Recycling is a legal act of civil disobedience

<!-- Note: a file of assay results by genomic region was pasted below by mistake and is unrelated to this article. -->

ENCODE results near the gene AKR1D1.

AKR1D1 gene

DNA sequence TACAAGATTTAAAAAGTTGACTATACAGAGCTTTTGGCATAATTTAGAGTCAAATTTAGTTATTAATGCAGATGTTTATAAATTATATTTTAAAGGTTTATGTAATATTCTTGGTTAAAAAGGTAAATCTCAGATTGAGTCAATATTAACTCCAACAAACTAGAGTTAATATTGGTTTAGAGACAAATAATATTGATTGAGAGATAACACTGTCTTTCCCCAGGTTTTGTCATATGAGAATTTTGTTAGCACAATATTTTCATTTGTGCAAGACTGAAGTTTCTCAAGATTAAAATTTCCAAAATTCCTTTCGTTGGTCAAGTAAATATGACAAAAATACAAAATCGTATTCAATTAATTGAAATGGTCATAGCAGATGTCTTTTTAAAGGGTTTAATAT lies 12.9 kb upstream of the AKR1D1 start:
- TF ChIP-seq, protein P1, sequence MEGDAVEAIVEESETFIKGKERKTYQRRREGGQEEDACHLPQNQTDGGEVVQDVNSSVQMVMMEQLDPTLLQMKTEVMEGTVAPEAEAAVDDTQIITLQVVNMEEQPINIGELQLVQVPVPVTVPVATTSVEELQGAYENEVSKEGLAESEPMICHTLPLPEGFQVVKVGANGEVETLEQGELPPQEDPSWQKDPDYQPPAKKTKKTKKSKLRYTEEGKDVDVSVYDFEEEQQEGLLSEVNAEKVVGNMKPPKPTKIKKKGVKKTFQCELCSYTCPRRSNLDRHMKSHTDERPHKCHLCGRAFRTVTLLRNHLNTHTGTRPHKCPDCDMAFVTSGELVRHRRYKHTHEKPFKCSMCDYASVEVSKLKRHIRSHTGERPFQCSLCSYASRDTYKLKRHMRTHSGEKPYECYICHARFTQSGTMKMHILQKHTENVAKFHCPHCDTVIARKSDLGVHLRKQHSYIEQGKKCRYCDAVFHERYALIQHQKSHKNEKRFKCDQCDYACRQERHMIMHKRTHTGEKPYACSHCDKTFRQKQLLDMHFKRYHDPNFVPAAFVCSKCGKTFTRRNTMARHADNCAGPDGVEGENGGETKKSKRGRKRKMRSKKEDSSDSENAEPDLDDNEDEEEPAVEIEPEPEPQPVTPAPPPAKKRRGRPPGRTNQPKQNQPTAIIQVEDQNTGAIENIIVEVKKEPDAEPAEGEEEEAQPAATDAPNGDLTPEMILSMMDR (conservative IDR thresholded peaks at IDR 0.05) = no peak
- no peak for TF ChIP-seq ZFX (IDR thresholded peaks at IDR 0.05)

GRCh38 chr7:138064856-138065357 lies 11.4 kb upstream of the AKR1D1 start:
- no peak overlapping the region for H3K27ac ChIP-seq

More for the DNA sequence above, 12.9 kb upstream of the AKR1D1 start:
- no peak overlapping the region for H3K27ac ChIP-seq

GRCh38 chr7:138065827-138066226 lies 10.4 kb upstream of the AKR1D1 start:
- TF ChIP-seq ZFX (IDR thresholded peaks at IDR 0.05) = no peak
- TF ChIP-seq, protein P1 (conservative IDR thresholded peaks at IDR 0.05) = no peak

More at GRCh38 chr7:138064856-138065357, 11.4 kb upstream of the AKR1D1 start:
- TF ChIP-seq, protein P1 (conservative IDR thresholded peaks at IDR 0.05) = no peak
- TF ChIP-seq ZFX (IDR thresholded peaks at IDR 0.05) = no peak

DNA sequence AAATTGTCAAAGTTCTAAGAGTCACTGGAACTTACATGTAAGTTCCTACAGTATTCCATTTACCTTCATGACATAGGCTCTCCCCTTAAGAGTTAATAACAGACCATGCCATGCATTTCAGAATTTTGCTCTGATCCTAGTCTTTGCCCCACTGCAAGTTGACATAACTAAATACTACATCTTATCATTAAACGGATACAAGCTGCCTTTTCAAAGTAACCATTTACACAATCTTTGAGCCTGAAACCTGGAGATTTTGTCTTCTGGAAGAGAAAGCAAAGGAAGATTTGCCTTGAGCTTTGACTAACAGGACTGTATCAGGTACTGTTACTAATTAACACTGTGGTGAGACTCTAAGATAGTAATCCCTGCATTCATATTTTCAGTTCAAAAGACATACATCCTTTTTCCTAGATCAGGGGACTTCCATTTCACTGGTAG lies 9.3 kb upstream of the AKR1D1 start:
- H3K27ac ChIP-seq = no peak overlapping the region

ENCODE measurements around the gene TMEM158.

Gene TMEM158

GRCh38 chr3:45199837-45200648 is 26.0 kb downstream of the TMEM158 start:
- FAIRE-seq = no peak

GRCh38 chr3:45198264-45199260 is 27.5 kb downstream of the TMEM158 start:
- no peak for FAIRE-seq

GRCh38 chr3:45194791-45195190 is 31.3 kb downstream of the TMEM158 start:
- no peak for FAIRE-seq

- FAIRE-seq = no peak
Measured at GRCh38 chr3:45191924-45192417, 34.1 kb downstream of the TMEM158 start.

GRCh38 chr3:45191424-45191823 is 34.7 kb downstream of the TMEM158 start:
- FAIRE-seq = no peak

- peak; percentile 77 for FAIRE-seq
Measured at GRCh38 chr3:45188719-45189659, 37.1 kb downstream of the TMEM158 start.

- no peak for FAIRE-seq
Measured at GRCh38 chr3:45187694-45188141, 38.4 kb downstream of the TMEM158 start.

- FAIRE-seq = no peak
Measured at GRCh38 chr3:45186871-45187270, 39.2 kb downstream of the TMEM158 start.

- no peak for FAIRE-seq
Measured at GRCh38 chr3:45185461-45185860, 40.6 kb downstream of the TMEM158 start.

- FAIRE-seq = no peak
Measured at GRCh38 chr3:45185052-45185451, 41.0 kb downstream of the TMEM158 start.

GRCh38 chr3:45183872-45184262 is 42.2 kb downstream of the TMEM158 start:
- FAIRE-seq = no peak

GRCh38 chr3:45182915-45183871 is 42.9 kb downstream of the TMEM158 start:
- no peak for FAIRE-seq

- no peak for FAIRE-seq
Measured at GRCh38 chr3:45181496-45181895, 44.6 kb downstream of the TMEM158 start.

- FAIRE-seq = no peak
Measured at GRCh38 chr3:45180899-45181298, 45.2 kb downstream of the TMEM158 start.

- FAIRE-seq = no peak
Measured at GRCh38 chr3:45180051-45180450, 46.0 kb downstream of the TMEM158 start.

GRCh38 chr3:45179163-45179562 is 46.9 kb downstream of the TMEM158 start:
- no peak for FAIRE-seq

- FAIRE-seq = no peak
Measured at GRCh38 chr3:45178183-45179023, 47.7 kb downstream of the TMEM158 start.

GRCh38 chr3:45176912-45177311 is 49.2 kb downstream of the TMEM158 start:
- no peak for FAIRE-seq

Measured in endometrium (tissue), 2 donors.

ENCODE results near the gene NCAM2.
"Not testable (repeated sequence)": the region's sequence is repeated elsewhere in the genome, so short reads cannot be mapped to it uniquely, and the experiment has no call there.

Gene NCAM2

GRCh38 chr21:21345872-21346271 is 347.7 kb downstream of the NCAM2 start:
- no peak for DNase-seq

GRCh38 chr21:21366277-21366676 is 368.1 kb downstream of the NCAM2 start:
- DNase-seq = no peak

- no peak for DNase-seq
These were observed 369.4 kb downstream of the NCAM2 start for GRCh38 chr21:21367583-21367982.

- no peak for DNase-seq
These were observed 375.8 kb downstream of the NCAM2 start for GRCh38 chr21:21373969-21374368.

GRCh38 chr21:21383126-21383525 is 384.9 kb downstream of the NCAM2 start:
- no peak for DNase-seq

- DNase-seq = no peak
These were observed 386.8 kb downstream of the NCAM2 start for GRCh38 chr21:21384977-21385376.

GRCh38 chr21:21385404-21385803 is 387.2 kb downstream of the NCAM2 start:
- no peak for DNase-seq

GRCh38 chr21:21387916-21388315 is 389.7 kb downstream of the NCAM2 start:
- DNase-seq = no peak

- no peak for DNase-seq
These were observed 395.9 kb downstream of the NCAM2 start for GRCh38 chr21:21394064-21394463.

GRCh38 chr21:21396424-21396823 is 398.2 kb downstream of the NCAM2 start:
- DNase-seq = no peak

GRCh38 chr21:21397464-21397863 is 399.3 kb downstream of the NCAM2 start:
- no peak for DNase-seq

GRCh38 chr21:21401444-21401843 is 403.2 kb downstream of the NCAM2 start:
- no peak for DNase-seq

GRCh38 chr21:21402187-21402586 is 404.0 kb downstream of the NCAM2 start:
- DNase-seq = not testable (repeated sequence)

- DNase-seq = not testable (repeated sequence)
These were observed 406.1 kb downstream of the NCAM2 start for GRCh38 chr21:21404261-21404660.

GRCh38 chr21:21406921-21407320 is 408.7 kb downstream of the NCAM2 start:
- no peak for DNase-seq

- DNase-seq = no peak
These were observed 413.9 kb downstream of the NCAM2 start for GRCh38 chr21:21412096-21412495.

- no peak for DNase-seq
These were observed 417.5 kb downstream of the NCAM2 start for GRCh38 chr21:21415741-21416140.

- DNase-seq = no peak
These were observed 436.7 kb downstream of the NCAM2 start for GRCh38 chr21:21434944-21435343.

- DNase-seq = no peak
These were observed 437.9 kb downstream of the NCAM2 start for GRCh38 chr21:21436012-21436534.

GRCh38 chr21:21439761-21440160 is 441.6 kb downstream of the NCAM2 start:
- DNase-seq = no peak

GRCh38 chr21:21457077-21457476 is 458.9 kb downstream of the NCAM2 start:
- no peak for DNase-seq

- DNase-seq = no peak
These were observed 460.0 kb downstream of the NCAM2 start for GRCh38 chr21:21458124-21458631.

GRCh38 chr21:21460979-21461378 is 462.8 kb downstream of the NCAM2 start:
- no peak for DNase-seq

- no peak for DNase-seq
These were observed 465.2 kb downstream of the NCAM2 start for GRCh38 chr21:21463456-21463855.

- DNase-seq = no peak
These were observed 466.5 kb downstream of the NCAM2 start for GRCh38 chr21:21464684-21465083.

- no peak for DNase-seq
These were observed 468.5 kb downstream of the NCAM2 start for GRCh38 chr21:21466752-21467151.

For some, recycling is a controversial act, even bordering on communism. I once met a man who thought that recycling was just a cover for supporting a left-wing conspiracy to end all mining everywhere. He thought recycling an aluminum can was going to threaten his already disappearing livelihood.But who can blame him? After all, recycling is usually championed by idealistic, scraggly tree-huggers like me who like to espouse the environmental and karmic benefits of conserving resources. Sure, recycling makes sense on an intuitive level; we all know that the resources on this planet are finite, and we should probably conserve them. In some states, it even pays cold hard cash to recycle. But, to me, recycling is more than that: It’s a vote against the American status quo and a patriotic act of civil disobedience.How can something so seemingly mainstream be an act of civil disobedience, you wonder? Here’s why: The U.S. is the largest consumer in the world. We are the largest waster in the world. We are the largest producer of greenhouse gases in the world.Numbing statistics show that our American buying habits affect life everywhere on this planet, and not for the better. And, by and large, we’re proud of it. The rest of the “developed world” is way ahead of us in resource conservation and re-use. Manufacturers of everything from diapers to computers make different, more recyclable or less-toxic products for European markets than they do for U.S. markets. More growth and more consumption are indicators of a healthy economy, a feather in the hat of global power, and something to flaunt with short sighted arrogance. Heck, we are even training developing countries to follow our path to grow and consume like we do. But, in our current one-way system, this growth in consumption comes with growth in waste and pollution. About 90 percent of all goods travel down a one-way pipe to a landfill or an incinerator, passing through the hands of Americans, often for only a brief respite before they are discarded forever. Here’s where recycling becomes an act of civil disobedience against the most powerful country in the world: Recycling goes against that one-way system. It was the first step in creating a closed loop system. Recycling is a chant for a better way of managing society’s discards. It’s direct action supporting the redesign of products to be re-used. And it’s a recycled wrench in the wheels of impossible eternal growth in a system of one-way consumption.Economic growth and re-use of resources can co-exist, they aren’t mutually exclusive. We can have convenient goods and oodles of items to comfort us without all of the waste. We just have to redesign our products so that they can easily be returned to the manufacturing loop or decomposed in nature. We have to change the way we value waste and how we quantify economic growth. So, each time I throw a catalogue in a recycling bin, I know that I’m protesting an unsustainable economy. I’m disobeying that one-way system of consumption. And I’m voting for a less wasteful America.Carly Wier is the executive director for Summit Recycling Project, a nonprofit 501(c)3 organization dedicated to minimizing waste in Summit County and surrounding areas. She can be reached at (970) 668- 5703 or firstname.lastname@example.org.
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